Is polycystic ovarian disease curable?

Can be controlled. To have the diagnoses of pcos you need to have androgen excess (increased hair growth, elevated testosterone or acne) irregular menstrual cycles and/or pcos appearing ovaries by ultrasound (you just need 2 of these 3 criteria to be diagnosed). The symptoms can be controlled with weight loss, cutting carbs, and medical therapy (ocps, metformin etc), but its not curable.
Wt loss can help. The classic triad of symptoms from pcos is hirsuitism (abnormal hair growth related to high testosterone), anovulation (lots of small ovarian follicles but none of them matures to make an egg which ovulates) and obesity (related to Insulin resistance.) pcos can be treated with birth control pills, laser hair removal, metformin (to decr Insulin resistance) and weight loss. Carb counting can help.
It is manageable. Unfortunately, there is no known cause of pcos. It is probably genetic that expresses itself in mild-moderate and severe forms. Controlling the symptoms with weight loss-exercise-medines can control the severe forms that can lead to heart disease and diabetes.
Not a disease. Polycystic ovary syndrome (pcos) is a diagnosis of exclusion and is comprised of findings which include few periods, high testosterone or testosterone-like hormones, many females have unwanted body hair, many have multiple ovarian cysts. Females with pcos also often have Insulin resistance with a higher risk for developing type 2 diabetes. These problems may be controlled but no cure exists.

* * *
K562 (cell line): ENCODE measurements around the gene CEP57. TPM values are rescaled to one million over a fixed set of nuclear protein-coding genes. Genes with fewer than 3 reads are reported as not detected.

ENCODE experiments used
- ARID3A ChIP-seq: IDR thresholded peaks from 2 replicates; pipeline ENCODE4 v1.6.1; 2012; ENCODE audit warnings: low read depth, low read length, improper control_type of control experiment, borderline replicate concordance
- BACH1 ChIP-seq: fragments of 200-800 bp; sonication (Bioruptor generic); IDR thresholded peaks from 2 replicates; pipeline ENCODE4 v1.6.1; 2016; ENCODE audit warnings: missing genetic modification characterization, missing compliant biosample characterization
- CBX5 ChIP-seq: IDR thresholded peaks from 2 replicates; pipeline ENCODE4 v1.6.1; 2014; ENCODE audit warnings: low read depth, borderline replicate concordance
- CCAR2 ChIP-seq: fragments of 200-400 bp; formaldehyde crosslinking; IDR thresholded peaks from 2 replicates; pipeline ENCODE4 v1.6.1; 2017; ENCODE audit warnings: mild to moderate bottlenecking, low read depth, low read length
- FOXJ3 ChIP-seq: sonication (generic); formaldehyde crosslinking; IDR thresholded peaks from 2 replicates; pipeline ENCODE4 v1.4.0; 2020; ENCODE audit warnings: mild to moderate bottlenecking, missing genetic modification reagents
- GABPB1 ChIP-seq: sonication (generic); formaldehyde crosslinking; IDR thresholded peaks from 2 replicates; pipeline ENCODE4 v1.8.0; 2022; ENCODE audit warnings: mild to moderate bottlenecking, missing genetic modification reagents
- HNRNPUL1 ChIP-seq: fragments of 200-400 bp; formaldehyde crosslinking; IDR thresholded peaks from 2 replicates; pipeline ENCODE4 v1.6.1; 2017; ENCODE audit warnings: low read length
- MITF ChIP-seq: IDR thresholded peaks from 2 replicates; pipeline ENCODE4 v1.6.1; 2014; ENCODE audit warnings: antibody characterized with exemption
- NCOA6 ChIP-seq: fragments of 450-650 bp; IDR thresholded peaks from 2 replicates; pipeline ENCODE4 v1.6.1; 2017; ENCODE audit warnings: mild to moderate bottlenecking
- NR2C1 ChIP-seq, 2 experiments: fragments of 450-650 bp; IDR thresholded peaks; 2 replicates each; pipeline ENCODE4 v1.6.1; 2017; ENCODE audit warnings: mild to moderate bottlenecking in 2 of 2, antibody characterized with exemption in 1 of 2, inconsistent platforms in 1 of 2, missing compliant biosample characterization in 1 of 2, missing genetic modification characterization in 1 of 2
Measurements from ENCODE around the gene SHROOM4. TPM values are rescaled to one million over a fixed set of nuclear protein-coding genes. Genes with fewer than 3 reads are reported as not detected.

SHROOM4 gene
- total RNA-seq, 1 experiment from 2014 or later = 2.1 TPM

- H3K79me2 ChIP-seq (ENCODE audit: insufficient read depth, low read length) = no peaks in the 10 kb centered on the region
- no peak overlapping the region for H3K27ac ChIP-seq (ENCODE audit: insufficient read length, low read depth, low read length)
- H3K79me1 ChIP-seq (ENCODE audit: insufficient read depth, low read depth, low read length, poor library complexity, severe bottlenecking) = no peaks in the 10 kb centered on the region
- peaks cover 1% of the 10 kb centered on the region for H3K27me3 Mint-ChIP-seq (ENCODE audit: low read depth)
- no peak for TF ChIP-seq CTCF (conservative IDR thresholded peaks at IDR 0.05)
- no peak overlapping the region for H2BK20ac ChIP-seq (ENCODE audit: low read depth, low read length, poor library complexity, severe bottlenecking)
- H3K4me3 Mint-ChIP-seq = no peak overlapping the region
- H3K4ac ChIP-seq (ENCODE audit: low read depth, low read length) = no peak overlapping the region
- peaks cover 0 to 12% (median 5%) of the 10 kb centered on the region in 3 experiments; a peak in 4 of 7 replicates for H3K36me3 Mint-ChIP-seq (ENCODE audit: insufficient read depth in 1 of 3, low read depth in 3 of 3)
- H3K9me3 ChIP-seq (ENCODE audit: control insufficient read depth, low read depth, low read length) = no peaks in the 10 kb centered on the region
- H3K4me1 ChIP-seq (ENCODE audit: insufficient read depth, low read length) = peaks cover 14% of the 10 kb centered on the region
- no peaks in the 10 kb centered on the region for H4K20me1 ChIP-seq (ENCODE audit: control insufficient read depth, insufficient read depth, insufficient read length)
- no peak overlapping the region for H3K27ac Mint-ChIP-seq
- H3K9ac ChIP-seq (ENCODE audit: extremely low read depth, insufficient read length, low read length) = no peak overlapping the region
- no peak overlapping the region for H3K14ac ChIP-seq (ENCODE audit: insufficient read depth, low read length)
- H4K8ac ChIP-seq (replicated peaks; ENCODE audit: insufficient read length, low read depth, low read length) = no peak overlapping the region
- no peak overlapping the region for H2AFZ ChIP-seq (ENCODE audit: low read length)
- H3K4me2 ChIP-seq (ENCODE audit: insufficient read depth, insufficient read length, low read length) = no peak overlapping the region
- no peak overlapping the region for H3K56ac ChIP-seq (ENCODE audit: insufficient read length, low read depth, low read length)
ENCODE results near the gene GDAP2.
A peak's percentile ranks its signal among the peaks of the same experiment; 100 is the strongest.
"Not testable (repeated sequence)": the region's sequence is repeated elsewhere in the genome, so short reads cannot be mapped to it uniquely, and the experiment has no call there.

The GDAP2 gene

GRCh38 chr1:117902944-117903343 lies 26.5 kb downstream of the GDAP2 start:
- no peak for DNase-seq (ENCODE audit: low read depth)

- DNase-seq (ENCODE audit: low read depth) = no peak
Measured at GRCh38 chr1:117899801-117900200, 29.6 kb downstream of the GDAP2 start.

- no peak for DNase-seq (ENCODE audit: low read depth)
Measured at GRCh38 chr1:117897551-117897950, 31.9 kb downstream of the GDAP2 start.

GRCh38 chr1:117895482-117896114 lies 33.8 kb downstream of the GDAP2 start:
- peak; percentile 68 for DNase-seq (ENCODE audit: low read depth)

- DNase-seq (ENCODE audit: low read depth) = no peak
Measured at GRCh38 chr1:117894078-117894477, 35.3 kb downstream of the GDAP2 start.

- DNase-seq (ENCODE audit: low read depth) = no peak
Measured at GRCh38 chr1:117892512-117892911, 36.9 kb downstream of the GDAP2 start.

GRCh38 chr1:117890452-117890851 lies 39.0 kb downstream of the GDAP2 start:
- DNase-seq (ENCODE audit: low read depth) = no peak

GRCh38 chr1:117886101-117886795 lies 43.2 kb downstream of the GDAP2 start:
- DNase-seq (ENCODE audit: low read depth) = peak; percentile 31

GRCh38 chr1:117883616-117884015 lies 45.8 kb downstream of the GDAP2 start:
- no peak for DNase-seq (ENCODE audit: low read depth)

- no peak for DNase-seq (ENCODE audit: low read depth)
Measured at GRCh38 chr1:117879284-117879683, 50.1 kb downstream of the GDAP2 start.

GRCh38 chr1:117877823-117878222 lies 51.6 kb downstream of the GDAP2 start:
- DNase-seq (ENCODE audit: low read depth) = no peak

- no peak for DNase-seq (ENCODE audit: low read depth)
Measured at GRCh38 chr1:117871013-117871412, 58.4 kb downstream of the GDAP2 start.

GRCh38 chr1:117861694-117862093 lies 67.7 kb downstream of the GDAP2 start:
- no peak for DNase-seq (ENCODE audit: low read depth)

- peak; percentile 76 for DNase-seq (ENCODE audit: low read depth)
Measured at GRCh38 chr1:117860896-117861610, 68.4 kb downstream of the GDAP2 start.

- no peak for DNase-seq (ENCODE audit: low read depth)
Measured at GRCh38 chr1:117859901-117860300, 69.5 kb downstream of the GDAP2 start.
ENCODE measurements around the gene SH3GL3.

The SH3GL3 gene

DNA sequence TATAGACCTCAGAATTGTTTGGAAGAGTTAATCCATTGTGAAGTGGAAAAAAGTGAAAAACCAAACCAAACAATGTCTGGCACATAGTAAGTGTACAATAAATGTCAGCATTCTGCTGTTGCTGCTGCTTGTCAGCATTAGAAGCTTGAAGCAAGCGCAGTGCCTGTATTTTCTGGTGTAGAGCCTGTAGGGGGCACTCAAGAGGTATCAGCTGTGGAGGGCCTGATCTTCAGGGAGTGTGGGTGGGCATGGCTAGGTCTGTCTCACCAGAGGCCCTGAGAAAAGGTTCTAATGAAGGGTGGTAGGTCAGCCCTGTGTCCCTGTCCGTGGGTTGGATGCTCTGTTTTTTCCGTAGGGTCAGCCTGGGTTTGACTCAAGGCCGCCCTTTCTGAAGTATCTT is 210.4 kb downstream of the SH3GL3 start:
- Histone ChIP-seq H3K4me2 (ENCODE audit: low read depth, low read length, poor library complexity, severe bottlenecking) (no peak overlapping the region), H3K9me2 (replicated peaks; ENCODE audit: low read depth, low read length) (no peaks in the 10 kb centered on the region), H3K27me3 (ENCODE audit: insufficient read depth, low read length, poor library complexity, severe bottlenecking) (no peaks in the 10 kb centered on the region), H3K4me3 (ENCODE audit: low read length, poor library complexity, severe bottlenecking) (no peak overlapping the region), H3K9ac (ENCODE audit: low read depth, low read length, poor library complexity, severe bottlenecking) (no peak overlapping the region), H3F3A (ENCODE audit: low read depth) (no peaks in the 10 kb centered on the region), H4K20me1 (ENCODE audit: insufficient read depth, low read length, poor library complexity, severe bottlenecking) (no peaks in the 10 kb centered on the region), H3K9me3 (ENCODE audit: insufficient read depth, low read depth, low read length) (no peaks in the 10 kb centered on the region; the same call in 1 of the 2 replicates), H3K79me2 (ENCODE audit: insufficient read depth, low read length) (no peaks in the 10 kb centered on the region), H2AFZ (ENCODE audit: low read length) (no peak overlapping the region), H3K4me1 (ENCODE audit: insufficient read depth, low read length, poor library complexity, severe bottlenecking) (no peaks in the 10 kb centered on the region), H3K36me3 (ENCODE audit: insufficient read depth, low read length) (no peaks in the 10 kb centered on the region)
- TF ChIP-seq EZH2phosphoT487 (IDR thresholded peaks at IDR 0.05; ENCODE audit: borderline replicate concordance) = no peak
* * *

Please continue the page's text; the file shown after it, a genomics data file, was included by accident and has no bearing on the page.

Cure-NO, Control-Yes. Low glycemic diet, smaller meals with appropriate fats, omega-3's and polyunsaturated fats, fish oil supplements may be helpful. Resistance training to build muscle mass is a more effective tool than aerobics. The more muscle mass you build, the less Insulin will be needed to clear glucose from the circulation. I'd suggest limiting aerobics to 20 minutes three or four times/week.
Controllable. Pcos is a genetic syndrome that involves elevated LH over FSH levels, and elevated Insulin levels to manage simples sugars (breads, pasta, potatoes). Two of the following three criteria need to be met to make the diagnosis: chain of pearls on ovaries by ultrasound, irregular ovulation, and elevated male hormones demonstrated by lab values or increase in hair growth or acne. Medications control.
Yes if. If no identifiable cause is known (such as congenital adrenal hyperplasia if which no cure but treatment exist), then yes, it's possible to "out grow" pcos if lifestyle changes, weight loss if obesity is coexisting, and a period of adherence to appropriate medications if warranted.